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The measurement of educational inequality : achievement and opportunity, Volume 1
 
Author:Ferreira, Francisco H. G.; Gignoux, Jeremie; Collection Title:Policy Research working paper ; no. WPS 5873Paper is funded by the Knowledge for Change Program (KCP)
Country:World; Date Stored:2011/11/08
Document Date:2011/11/01Document Type:Policy Research Working Paper
SubTopics:Teaching and Learning; Secondary Education; Tertiary Education; Education For All; Poverty Impact EvaluationLanguage:English
Major Sector:Education; Public Administration, Law, and Justice; Health and other social servicesRel. Proj ID:1W-Equity And Development Research Program -- -- P099861;
Region:The World RegionReport Number:WPS5873
Sub Sectors:Health; Other social services; General education sector; General public administration sector; Law and justiceTF No/Name:TF094629-KCP
Volume No:1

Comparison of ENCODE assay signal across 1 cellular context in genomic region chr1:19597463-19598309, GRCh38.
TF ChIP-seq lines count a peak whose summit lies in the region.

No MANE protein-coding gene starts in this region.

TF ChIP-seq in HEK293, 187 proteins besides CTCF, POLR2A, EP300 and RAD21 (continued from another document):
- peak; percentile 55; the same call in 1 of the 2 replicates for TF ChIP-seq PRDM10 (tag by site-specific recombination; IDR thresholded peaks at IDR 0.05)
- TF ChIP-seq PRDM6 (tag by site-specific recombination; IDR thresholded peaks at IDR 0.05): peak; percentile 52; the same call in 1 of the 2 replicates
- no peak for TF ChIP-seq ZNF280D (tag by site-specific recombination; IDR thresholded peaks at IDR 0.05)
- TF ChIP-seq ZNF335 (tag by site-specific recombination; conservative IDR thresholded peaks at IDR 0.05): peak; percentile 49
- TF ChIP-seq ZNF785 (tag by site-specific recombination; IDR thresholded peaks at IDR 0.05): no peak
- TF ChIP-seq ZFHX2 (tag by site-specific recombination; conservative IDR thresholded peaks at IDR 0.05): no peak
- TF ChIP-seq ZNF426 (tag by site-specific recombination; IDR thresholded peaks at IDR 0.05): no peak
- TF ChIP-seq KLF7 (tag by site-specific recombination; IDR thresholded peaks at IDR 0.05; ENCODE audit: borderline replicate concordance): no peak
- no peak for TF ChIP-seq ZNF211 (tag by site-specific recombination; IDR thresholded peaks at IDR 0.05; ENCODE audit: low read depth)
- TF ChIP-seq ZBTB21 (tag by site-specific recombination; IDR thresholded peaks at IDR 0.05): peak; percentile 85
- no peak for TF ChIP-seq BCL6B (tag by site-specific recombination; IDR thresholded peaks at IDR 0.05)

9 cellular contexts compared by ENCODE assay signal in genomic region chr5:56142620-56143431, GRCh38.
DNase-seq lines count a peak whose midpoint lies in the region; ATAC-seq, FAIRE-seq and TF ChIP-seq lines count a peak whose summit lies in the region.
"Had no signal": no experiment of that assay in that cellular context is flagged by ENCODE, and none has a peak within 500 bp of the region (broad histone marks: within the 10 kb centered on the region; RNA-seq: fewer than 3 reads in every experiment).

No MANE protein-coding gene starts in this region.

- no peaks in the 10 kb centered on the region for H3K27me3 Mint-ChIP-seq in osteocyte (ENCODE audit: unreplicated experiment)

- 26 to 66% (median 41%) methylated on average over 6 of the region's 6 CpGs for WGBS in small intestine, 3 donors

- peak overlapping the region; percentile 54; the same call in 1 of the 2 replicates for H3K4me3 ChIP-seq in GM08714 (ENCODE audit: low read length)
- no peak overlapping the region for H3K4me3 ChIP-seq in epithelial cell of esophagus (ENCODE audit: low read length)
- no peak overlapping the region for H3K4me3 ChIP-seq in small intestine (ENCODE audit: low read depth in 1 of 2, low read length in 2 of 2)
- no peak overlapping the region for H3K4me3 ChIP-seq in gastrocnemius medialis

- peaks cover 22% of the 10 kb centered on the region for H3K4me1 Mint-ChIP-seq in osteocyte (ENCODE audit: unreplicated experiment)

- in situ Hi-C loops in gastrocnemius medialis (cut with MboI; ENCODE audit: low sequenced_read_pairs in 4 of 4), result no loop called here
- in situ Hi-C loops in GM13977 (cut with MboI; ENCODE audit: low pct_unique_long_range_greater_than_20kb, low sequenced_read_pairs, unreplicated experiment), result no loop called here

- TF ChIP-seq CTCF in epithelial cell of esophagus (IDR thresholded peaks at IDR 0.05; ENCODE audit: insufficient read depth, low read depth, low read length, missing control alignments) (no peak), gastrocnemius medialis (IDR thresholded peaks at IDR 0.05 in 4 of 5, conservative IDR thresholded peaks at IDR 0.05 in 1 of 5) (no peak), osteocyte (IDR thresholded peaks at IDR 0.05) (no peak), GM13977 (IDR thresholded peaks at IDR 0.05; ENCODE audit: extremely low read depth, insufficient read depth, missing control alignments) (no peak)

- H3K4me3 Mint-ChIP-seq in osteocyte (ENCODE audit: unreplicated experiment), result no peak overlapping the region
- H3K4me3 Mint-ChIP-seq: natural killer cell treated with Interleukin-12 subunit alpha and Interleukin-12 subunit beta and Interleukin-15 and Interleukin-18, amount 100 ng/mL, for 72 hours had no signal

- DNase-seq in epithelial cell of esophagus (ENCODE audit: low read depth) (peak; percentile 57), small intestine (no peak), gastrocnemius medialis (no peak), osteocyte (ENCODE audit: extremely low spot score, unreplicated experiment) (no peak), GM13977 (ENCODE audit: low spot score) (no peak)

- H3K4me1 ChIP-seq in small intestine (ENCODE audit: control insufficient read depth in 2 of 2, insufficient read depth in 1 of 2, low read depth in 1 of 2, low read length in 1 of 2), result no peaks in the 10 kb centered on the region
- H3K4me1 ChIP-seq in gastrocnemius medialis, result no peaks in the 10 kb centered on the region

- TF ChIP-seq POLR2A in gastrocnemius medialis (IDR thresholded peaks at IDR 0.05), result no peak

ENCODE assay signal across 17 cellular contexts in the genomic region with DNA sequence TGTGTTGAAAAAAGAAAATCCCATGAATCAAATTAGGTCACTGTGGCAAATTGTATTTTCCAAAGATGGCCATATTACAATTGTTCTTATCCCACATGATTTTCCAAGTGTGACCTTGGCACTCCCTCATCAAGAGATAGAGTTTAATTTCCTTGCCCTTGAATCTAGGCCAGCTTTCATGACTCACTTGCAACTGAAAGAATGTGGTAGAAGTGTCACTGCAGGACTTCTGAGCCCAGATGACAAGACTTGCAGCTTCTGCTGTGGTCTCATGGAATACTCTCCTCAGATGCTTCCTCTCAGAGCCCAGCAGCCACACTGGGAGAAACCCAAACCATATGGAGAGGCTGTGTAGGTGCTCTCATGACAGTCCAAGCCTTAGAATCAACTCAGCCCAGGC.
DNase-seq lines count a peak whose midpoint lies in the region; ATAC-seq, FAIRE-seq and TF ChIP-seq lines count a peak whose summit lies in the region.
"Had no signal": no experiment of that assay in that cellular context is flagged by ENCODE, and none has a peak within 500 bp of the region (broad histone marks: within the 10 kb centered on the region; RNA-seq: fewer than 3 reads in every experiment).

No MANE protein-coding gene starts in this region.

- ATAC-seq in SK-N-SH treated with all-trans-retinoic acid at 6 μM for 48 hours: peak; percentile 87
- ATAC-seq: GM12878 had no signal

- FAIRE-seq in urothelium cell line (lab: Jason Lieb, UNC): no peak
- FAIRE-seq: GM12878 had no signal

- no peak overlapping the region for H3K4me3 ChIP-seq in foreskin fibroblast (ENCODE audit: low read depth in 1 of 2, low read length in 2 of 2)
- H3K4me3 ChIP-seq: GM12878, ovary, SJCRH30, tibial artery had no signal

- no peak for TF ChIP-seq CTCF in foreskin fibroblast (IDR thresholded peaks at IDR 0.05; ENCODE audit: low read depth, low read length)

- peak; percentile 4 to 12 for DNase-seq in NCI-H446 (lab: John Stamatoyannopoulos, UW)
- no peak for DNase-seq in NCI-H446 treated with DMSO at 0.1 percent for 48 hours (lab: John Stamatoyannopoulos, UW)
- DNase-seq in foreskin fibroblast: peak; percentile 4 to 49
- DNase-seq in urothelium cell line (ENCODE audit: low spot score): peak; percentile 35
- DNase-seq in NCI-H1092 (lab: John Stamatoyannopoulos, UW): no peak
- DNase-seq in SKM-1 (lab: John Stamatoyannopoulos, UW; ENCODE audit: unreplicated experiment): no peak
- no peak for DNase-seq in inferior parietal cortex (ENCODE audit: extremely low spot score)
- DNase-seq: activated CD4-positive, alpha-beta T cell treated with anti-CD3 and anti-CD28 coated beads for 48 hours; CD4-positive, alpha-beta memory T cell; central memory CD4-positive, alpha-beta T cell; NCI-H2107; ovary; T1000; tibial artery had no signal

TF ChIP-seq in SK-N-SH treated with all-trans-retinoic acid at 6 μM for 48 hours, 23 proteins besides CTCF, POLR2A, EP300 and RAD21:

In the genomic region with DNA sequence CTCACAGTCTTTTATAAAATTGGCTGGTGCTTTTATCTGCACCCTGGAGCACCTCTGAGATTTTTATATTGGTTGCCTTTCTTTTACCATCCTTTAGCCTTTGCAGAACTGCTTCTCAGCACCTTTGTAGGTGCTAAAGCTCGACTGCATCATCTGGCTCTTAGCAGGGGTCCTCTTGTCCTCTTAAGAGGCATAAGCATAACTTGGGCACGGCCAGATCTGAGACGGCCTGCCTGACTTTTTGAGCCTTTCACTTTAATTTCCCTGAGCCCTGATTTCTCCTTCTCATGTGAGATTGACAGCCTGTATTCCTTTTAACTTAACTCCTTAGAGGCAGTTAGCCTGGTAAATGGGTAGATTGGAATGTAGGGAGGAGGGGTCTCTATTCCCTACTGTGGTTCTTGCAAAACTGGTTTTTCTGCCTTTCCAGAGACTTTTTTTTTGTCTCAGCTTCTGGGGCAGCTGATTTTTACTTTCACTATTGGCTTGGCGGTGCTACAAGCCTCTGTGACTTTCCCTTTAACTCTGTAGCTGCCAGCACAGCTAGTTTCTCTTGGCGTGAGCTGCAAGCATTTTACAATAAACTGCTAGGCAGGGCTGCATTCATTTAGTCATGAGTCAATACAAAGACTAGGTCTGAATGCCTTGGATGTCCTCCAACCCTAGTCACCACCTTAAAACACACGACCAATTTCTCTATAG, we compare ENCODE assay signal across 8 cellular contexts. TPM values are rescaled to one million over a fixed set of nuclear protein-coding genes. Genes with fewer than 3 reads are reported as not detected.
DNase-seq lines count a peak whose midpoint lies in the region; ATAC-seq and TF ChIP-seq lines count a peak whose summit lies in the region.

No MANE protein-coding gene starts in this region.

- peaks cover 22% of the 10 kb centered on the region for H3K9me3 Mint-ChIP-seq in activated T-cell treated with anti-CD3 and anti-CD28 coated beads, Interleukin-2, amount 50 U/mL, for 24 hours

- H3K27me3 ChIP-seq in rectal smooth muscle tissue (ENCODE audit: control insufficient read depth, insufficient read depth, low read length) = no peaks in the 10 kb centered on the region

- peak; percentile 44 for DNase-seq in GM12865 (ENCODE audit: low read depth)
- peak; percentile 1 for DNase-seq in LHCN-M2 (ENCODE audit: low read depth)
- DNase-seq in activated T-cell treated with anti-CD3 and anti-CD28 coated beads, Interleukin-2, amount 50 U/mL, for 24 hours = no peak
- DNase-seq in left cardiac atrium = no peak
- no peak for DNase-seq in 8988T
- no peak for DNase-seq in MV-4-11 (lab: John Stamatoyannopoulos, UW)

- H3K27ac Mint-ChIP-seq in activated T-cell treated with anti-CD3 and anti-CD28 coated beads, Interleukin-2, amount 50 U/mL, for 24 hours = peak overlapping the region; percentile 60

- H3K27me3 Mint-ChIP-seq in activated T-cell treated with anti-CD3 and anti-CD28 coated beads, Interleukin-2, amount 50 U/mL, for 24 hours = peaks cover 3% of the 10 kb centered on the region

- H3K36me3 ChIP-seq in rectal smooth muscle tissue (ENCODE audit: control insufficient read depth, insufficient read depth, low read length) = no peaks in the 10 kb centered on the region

Summary: This paper proposes two related measures of educational inequality: one for educational achievement and another for educational opportunity. The former is the simple variance (or standard deviation) of test scores. Its selection is informed by consideration of two measurement issues that have typically been overlooked in the literature: the implications of the standardization of test scores for inequality indices, and the possible sample selection biases arising from the Program of International Student Assessment (PISA) sampling frame. The measure of inequality of educational opportunity is given by the share of the variance in test scores that is explained by pre-determined circumstances. Both measures are computed for the 57 countries in which PISA surveys were conducted in 2006. Inequality of opportunity accounts for up to 35 percent of all disparities in educational achievement. It is greater in (most of) continental Europe and Latin America than in Asia, Scandinavia, and North America. It is uncorrelated with average educational achievement and only weakly negatively correlated with per capita gross domestic product. It correlates negatively with the share of spending in primary schooling, and positively with tracking in secondary schools.

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